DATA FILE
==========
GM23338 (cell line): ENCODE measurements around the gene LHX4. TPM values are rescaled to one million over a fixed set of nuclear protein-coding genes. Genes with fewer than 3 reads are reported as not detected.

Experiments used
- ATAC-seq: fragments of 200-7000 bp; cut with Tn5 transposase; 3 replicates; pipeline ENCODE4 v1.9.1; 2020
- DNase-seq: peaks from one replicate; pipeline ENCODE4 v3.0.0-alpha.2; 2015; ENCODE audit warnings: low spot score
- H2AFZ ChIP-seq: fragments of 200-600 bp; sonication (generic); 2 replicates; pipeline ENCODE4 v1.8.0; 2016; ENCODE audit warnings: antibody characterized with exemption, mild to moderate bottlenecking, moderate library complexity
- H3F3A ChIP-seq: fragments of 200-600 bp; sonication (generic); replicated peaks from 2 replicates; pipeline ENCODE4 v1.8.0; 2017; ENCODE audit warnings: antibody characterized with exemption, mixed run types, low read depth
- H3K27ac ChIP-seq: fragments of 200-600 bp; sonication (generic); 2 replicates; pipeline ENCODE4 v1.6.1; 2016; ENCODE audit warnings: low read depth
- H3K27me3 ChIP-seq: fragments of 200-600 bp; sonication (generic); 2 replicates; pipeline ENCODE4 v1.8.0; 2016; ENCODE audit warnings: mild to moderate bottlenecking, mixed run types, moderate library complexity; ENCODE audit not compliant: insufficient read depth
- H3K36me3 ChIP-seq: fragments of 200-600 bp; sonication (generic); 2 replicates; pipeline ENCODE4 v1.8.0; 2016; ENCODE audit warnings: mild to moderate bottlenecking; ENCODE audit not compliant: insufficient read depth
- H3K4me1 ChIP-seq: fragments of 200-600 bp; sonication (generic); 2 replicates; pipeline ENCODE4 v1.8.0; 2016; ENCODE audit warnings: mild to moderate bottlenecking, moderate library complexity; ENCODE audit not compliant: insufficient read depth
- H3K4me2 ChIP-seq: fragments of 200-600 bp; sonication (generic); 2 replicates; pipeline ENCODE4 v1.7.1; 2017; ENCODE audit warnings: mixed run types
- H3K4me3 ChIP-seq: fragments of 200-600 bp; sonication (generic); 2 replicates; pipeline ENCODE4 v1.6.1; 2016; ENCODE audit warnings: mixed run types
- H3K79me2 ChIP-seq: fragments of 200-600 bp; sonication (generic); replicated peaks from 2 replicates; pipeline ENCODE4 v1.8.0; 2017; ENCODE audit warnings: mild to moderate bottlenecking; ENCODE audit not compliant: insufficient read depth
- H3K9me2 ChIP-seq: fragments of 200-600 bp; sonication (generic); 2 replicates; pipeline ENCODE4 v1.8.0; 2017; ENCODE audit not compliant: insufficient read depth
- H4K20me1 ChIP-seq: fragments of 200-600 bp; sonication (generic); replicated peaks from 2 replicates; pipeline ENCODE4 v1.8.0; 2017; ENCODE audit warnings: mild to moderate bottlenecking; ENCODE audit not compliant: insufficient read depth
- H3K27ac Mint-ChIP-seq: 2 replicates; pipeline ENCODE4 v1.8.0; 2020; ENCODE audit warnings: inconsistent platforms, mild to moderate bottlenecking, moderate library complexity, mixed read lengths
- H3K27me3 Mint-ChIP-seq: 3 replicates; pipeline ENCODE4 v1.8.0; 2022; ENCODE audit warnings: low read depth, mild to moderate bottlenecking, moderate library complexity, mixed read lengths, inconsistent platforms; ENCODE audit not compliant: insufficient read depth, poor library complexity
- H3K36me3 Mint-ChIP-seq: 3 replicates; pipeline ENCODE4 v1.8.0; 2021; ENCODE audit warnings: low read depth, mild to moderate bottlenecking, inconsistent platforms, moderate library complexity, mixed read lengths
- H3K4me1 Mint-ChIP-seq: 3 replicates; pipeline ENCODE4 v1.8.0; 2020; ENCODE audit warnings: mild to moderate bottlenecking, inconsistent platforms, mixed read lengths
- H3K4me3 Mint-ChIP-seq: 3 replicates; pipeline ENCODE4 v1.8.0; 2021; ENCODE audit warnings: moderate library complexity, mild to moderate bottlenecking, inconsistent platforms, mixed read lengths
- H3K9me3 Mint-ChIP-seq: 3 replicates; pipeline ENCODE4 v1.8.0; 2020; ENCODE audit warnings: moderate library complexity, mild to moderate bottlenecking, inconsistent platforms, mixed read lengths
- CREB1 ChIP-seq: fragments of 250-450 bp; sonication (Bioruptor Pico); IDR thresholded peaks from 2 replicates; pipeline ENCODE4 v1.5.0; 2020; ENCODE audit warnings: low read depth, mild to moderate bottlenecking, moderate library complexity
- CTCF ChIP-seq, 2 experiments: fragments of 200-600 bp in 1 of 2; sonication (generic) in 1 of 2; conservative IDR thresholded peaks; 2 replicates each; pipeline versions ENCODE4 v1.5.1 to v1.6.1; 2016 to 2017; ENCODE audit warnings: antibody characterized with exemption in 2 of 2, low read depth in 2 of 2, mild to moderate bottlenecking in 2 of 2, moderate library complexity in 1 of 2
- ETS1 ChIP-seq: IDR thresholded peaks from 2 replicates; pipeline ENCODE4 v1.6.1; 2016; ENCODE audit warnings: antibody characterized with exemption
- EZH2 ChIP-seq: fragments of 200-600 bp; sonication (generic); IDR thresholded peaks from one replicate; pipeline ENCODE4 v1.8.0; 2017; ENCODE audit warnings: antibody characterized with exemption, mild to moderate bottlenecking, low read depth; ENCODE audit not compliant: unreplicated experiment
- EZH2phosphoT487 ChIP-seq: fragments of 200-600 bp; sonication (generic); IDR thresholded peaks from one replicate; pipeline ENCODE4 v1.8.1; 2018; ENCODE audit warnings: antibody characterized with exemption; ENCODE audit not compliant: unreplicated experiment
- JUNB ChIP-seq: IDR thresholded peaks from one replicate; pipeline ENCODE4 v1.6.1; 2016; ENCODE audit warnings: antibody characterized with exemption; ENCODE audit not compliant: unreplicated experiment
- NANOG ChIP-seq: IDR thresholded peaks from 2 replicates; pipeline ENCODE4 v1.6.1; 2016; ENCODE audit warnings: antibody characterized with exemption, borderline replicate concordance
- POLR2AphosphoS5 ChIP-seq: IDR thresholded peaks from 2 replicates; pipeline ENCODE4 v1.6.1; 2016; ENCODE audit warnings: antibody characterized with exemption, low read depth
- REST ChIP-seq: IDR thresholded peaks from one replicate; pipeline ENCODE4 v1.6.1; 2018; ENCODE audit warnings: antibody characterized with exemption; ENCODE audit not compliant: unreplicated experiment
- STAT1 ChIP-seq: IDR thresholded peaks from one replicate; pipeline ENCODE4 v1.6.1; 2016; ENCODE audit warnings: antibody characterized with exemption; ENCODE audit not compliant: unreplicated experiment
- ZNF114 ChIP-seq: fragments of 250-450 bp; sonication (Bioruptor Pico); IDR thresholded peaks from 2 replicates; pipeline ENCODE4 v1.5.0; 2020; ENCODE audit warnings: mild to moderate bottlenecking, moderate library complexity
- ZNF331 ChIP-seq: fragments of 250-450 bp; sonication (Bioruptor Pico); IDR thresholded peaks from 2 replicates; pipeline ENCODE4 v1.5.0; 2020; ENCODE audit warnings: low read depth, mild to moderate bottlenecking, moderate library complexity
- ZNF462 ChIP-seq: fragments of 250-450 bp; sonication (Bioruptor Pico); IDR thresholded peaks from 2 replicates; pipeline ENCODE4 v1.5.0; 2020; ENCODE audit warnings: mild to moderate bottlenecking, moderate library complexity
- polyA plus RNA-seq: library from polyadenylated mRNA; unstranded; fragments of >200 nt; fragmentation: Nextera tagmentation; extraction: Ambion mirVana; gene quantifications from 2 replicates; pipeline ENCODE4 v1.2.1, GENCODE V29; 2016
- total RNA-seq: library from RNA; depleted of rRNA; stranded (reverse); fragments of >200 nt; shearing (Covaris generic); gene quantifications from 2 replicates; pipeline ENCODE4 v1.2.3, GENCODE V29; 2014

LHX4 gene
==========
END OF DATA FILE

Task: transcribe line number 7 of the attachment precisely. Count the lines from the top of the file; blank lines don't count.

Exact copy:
- H3K27ac ChIP-seq: fragments of 200-600 bp; sonication (generic); 2 replicates; pipeline ENCODE4 v1.6.1; 2016; ENCODE audit warnings: low read depth